Video | Business Headlines | Internet | Science | Scientific Ethics | Technology | Search


Vaccine proves cost effective: but coverage needs improving

Anti-cancer vaccine proves cost effective: but coverage needs improving

The New Zealand Government’s investment in HPV vaccination for girls is a “good value-for-money” way to protect health, a just-published study by the University of Otago Wellington (UOW) shows.

Despite a modest 47% coverage rate (at the time of analysis) and targeting young women only, there are health benefits to both men and women from herd immunity, says Professor Tony Blakely from UOW’s Burden of Disease Epidemiology, Equity and Cost effectiveness (BODE3) Programme.

The vaccination programme was introduced in 2008 and has been routinely offered through schools in year 8 or through primary care (aged 12 to 20 years) since 2011. Since then, sentinel surveillance clinics around the country (sexual health, family planning and student and youth health clinics) have reported a declining number of first presentations for genital warts, with the steepest reductions occurring in young women aged 15-19.

Pharmaceutical data for genital warts treatment also indicates a favourable downward trend.

Meanwhile, the BODE3 team has developed a model that shows the vaccination programme has a cost-effectiveness of $18,800 per quality-adjusted life-year (QALY) gained. The rule-of-thumb is that gaining a QALY for less than a country’s GDP per capita ($45,000 for New Zealand) is cost-effective, Professor Blakely says.

“Furthermore, the current vaccination programme generates more QALYs per 12-year-old for Maori and people living in deprived areas, so is helping to reduce health inequalities,” he says.

The researchers also modelled the cost-effectiveness of moving from the status quo to a more intensive school-based only programme of vaccinating girls – at 73% coverage as it is in Australia. This shift in coverage achieved more health gain and was also still cost-effective at $34,700 per QALY.

Coverage in New Zealand is currently nudging up to about 56% (higher for Māori and pacific), but there is scope for New Zealand to further increase its coverage to the higher rates seen in Australia and in the UK where coverage is 73% and 84%, respectively, Professor Blakely says.

Part of the problem keeping rates lower in New Zealand might be that parents are given too many options for getting free HPV vaccination, he says.

“Having the option to either have the vaccination at school or to delay a few years and get it from a GP is likely causing a lot of parents to delay. One possible way to achieve higher coverage might therefore be to have only a free school-based programme, as in Australia, with the requirement to pay the full market price in other settings.”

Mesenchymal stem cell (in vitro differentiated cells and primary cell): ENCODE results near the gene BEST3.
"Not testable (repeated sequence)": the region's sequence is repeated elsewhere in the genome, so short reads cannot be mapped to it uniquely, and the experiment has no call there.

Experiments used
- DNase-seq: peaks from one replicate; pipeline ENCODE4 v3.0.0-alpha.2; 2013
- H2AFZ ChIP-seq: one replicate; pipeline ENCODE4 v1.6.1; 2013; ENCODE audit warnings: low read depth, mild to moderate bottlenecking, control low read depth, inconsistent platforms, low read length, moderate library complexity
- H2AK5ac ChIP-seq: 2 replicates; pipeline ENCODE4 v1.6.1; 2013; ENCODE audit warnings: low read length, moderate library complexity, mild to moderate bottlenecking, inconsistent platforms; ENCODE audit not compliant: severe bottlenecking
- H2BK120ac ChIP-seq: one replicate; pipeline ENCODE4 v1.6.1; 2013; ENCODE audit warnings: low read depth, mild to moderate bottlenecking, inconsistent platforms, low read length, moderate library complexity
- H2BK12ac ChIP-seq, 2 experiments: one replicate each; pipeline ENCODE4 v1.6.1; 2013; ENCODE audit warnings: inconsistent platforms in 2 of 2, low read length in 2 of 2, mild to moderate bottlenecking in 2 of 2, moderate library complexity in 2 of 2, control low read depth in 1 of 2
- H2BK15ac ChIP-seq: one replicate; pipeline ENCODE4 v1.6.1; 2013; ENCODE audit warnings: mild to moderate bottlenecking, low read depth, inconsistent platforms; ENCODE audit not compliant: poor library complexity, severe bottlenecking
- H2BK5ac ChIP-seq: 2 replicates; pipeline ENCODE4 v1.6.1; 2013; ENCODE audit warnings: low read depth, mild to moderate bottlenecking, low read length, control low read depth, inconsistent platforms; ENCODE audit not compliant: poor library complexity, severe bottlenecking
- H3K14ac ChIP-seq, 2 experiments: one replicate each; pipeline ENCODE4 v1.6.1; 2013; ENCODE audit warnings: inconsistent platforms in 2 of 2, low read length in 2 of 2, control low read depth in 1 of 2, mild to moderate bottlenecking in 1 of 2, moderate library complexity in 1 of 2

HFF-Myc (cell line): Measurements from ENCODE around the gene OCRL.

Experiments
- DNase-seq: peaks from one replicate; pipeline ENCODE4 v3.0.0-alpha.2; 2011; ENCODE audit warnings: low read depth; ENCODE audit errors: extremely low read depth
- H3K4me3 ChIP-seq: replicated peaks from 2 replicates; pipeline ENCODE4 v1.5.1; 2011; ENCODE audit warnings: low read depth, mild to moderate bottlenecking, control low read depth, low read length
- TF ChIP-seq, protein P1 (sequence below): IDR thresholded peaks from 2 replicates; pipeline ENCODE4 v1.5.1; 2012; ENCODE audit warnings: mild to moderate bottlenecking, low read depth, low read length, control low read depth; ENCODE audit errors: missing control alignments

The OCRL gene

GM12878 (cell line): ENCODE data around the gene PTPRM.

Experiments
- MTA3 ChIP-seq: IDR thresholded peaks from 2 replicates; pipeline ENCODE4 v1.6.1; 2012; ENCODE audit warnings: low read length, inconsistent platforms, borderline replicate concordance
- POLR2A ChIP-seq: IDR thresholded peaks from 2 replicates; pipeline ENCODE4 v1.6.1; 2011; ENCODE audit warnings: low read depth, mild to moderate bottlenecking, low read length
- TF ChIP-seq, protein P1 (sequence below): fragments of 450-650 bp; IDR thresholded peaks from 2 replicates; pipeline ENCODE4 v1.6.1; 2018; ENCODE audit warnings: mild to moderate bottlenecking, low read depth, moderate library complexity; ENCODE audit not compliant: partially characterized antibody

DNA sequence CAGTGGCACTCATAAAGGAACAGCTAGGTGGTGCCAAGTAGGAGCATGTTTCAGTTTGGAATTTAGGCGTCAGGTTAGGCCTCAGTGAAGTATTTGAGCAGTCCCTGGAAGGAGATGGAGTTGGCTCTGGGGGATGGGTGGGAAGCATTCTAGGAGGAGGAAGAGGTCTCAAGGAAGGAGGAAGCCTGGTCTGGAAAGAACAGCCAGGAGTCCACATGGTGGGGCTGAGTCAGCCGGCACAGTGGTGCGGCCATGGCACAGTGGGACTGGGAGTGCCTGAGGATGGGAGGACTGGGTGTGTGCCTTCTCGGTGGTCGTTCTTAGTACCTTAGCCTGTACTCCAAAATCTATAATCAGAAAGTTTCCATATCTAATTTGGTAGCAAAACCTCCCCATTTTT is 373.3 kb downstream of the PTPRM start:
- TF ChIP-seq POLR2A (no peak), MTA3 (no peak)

An additional approach is to enrich the information to school girls and parents about the vaccination.

“Our view is that greater emphasis could be given to explain that it will protect against multiple other cancers that affect both men and women, and that it is best given well before the typical age of sexual debut to maximise its benefit.”

Options could also be explored for boosting the cost-effectiveness of the vaccination even further, for example through delivery to girls at the same time that the current diphtheria/tetanus/pertussis boost is given to 11-year-olds at school, Professor Blakely says.


© Scoop Media

Business Headlines | Sci-Tech Headlines


DIY: Kiwi Ingenuity And Masking Tape Saves Chick

Kiwi ingenuity and masking tape has saved a Kiwi chick after its egg was badly damaged endangering the chick's life. The egg was delivered to Kiwi Encounter at Rainbow Springs in Rotorua 14 days ago by a DOC worker with a large hole in its shell and against all odds has just successfully hatched. More>>


Trade: Key To Lead Mission To India; ASEAN FTA Review Announced

Prime Minister John Key will lead a trade delegation to India next week, saying the pursuit of a free trade agreement with the protectionist giant is "the primary reason we're going" but playing down the likelihood of early progress. More>>



MYOB: Digital Signatures Go Live

From today, Inland Revenue will begin accepting “digital signatures”, saving businesses and their accountants a huge amount of administration time and further reducing the need for pen and paper in the workplace. More>>

Oil Searches: Norway's Statoil Quits Reinga Basin

Statoil, the Norwegian state-owned oil company, has given up oil and gas exploration in Northland's Reinga Basin, saying the probably of a find was 'too low'. More>>


Modern Living: Auckland Development Blowouts Reminiscent Of Run Up To GFC

The collapse of property developments in Auckland is "almost groundhog day" to the run-up of the global financial crisis in 2007/2008 as banks refuse to fund projects due to blowouts in construction and labour costs, says John Kensington, the author of KPMG's Financial Institutions Performance Survey. More>>


Health: New Zealand's First ‘No Sugary Drinks’ Logo Unveiled

New Zealand’s first “no sugary drinks logo” has been unveiled at an event in Wellington... It will empower communities around New Zealand to lift their health and wellbeing and send a clear message about the damage caused by too much sugar in our diets. More>>


Get More From Scoop

Search Scoop  
Powered by Vodafone
NZ independent news